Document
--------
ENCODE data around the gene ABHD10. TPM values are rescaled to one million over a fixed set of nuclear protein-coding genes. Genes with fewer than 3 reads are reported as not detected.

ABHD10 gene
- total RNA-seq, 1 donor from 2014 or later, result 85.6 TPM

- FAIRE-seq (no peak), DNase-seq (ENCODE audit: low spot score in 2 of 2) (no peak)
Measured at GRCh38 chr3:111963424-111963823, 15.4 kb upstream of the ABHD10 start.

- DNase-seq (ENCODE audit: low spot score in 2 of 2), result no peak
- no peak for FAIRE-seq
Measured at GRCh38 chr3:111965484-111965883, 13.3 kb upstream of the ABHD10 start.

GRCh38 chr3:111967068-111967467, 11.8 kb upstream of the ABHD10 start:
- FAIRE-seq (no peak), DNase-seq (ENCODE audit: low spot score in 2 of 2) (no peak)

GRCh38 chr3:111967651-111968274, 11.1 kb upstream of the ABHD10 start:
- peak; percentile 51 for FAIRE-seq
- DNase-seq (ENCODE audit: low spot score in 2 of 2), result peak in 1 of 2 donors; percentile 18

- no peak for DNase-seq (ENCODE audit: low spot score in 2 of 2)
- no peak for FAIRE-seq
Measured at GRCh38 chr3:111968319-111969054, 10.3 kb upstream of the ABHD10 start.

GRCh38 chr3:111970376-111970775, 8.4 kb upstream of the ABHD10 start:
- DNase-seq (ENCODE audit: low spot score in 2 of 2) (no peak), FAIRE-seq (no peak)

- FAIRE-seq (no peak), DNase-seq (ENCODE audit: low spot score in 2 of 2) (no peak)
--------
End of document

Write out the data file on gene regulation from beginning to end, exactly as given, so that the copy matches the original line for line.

ENCODE data around the gene ABHD10. TPM values are rescaled to one million over a fixed set of nuclear protein-coding genes. Genes with fewer than 3 reads are reported as not detected.

ABHD10 gene
- total RNA-seq, 1 donor from 2014 or later, result 85.6 TPM

- FAIRE-seq (no peak), DNase-seq (ENCODE audit: low spot score in 2 of 2) (no peak)
Measured at GRCh38 chr3:111963424-111963823, 15.4 kb upstream of the ABHD10 start.

- DNase-seq (ENCODE audit: low spot score in 2 of 2), result no peak
- no peak for FAIRE-seq
Measured at GRCh38 chr3:111965484-111965883, 13.3 kb upstream of the ABHD10 start.

GRCh38 chr3:111967068-111967467, 11.8 kb upstream of the ABHD10 start:
- FAIRE-seq (no peak), DNase-seq (ENCODE audit: low spot score in 2 of 2) (no peak)

GRCh38 chr3:111967651-111968274, 11.1 kb upstream of the ABHD10 start:
- peak; percentile 51 for FAIRE-seq
- DNase-seq (ENCODE audit: low spot score in 2 of 2), result peak in 1 of 2 donors; percentile 18

- no peak for DNase-seq (ENCODE audit: low spot score in 2 of 2)
- no peak for FAIRE-seq
Measured at GRCh38 chr3:111968319-111969054, 10.3 kb upstream of the ABHD10 start.

GRCh38 chr3:111970376-111970775, 8.4 kb upstream of the ABHD10 start:
- DNase-seq (ENCODE audit: low spot score in 2 of 2) (no peak), FAIRE-seq (no peak)

- FAIRE-seq (no peak), DNase-seq (ENCODE audit: low spot score in 2 of 2) (no peak)